Evolution

Sulfate Supplier

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Science  08 Jan 2010:
Vol. 327, Issue 5962, pp. 127
DOI: 10.1126/science.327.5962.127-c

The mitochondrion was kidnapped from the ranks of free-living bacteria, and subsequently coerced in various ways by eukaryotic cells to supply them with energy in the form of ATP synthesized by means of aerobic respiration. Historically, anaerobic cells were thought to lack mitochondria, but this prohibition has been modified somewhat with the discovery of intracellular organelles sporting mitochondrion-like features such as a double membrane, the protein chaperonin 60, and enzymes that assemble iron-sulfur clusters (which are a component of many respiratory enzymes). The hydrogenosome of Trichomonas produces hydrogen and ATP, and the mitosome, which produces neither hydrogen nor ATP, is found in Entamoeba. Mi-ichi et al. have begun to tabulate the protein repertoire of the mitosome, which appears to have been patched together from two proteobacterial sources, as well as a eukaryote. Three of the dominant constituents were ATP sulfurylase, adenylyl-sulfate kinase, and inorganic pyrophosphatase, indicating that one of the functions of this organelle may be the activation of sulfate, quite possibly for incorporation into sulfolipids.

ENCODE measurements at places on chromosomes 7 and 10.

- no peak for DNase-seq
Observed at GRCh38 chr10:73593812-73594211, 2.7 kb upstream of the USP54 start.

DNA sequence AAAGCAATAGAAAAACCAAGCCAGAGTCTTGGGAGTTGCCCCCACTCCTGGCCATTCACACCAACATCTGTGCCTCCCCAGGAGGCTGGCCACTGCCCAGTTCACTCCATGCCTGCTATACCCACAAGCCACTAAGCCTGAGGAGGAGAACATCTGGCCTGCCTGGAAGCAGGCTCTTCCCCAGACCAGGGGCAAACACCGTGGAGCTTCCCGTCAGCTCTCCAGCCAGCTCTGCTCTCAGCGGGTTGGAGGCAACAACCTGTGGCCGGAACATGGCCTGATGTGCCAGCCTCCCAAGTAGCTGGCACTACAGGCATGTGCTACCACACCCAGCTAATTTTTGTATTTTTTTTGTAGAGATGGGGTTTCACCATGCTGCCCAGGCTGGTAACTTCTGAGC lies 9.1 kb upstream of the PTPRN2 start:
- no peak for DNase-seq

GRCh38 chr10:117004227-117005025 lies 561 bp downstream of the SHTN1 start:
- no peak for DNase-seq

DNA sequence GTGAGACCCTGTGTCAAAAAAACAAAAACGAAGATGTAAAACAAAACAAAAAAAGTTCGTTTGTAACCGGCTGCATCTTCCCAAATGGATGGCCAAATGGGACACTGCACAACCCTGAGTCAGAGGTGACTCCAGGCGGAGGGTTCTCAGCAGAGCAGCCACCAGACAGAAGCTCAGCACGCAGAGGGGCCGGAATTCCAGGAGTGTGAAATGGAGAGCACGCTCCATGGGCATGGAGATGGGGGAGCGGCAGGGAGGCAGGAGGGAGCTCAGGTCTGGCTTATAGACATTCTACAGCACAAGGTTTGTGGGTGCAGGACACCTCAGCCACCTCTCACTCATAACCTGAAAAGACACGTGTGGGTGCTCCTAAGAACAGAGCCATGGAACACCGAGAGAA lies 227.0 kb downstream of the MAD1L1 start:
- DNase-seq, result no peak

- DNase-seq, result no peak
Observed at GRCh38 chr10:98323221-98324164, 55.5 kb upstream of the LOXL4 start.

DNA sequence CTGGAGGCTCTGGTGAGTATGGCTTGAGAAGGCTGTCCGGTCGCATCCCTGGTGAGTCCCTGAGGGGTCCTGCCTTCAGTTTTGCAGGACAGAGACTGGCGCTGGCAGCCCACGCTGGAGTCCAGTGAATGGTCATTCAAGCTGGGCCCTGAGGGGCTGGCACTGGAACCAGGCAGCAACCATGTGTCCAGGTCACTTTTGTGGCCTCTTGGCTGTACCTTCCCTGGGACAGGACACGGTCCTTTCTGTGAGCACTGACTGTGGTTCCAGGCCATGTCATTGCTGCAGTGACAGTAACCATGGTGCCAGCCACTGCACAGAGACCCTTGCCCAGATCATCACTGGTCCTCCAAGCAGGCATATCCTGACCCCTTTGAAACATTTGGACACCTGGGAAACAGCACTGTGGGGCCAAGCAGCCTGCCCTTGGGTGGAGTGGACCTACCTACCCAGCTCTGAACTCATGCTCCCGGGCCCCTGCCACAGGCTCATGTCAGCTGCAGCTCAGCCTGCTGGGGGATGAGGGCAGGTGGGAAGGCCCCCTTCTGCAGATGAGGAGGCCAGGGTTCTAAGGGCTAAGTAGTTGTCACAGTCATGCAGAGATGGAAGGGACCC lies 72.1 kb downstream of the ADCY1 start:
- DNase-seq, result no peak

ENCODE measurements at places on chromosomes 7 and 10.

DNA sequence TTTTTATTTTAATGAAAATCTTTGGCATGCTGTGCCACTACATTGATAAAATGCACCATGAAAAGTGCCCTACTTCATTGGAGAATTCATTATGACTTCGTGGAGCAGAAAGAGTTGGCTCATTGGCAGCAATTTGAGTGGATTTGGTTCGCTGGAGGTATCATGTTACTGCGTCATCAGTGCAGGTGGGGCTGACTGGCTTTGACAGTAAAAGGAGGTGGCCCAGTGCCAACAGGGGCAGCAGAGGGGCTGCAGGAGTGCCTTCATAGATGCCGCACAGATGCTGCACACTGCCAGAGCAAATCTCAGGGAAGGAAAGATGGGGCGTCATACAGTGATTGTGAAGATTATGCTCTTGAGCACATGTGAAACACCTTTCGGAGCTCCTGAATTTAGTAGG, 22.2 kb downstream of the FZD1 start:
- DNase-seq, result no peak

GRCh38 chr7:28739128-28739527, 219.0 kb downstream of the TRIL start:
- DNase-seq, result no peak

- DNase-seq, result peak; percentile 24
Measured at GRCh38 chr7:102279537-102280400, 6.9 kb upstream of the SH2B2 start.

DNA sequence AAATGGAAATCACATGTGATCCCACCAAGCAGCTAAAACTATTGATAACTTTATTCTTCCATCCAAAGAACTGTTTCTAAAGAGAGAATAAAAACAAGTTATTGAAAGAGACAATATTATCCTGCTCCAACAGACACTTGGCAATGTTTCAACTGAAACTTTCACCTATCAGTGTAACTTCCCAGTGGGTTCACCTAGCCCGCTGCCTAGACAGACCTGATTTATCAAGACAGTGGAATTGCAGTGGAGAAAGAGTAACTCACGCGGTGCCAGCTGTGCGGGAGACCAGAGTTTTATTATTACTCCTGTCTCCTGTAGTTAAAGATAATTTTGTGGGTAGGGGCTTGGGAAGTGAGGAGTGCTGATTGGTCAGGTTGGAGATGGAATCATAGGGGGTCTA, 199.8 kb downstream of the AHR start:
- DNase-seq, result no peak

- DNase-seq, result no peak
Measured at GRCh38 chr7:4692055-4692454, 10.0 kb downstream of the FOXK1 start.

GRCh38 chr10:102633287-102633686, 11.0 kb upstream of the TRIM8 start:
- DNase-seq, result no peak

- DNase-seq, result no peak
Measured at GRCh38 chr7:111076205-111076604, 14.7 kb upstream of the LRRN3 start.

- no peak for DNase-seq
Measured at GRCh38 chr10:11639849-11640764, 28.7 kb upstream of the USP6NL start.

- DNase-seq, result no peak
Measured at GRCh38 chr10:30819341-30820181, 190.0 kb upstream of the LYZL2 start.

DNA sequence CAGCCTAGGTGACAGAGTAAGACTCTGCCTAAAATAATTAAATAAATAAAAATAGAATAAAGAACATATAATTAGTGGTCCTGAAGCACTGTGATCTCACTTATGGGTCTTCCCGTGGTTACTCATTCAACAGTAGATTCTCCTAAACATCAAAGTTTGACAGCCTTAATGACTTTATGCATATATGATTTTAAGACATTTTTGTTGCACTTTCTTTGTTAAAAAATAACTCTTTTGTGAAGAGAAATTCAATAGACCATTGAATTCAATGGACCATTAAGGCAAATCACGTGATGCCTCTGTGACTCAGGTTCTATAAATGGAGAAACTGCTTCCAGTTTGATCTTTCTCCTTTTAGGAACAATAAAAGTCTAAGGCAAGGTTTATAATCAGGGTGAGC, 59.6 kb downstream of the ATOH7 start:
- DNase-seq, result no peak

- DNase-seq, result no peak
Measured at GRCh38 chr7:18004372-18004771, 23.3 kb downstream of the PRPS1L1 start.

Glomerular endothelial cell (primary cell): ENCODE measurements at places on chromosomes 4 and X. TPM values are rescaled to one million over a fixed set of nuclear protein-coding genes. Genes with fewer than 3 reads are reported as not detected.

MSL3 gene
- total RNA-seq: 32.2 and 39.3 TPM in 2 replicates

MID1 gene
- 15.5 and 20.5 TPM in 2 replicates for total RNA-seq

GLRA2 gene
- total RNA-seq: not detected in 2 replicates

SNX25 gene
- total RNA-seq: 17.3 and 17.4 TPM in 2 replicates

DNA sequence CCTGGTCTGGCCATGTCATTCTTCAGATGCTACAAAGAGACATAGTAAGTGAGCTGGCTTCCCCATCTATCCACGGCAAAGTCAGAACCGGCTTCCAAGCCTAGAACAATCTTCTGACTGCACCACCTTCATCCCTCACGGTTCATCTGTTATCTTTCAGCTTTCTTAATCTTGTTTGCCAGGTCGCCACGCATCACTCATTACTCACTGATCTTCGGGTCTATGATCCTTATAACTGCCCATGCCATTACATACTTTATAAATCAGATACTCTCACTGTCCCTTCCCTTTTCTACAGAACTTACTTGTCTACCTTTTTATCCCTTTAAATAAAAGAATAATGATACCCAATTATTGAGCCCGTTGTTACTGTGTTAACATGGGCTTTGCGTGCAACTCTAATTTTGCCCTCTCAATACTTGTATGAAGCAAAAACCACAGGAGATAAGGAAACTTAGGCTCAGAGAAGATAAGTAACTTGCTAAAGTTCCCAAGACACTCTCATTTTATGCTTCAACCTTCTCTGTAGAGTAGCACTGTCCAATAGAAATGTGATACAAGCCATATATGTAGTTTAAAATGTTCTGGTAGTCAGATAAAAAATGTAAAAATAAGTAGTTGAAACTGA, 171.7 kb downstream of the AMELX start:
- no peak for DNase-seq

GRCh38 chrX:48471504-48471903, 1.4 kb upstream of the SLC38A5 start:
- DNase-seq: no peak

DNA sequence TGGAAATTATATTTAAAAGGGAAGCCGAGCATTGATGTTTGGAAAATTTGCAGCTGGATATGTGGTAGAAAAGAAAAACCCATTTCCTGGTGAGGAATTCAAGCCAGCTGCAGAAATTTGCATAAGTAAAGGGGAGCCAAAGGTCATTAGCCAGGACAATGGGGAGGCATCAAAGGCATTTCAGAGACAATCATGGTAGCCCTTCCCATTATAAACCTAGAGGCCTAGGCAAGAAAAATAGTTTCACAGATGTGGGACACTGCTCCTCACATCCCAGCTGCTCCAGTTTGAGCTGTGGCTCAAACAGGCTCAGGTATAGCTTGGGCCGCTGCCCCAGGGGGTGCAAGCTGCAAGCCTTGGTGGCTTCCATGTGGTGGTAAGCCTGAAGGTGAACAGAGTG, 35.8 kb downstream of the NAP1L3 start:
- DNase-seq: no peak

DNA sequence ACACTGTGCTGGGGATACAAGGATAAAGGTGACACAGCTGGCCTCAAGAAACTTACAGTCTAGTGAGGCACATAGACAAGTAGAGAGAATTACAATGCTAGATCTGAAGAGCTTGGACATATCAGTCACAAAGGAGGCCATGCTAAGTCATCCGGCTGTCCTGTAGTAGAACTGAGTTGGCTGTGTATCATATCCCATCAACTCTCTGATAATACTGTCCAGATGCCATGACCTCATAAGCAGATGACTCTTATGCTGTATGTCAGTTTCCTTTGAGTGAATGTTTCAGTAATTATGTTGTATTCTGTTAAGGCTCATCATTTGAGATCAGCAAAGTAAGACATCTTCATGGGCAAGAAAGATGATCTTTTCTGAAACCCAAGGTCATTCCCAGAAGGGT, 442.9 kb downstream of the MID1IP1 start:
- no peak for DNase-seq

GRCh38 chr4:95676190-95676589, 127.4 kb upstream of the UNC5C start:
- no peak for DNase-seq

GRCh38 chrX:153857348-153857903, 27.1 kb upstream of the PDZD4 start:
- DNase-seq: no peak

Proc. Natl. Acad. Sci. U.S.A. 106, 21731 (2009).

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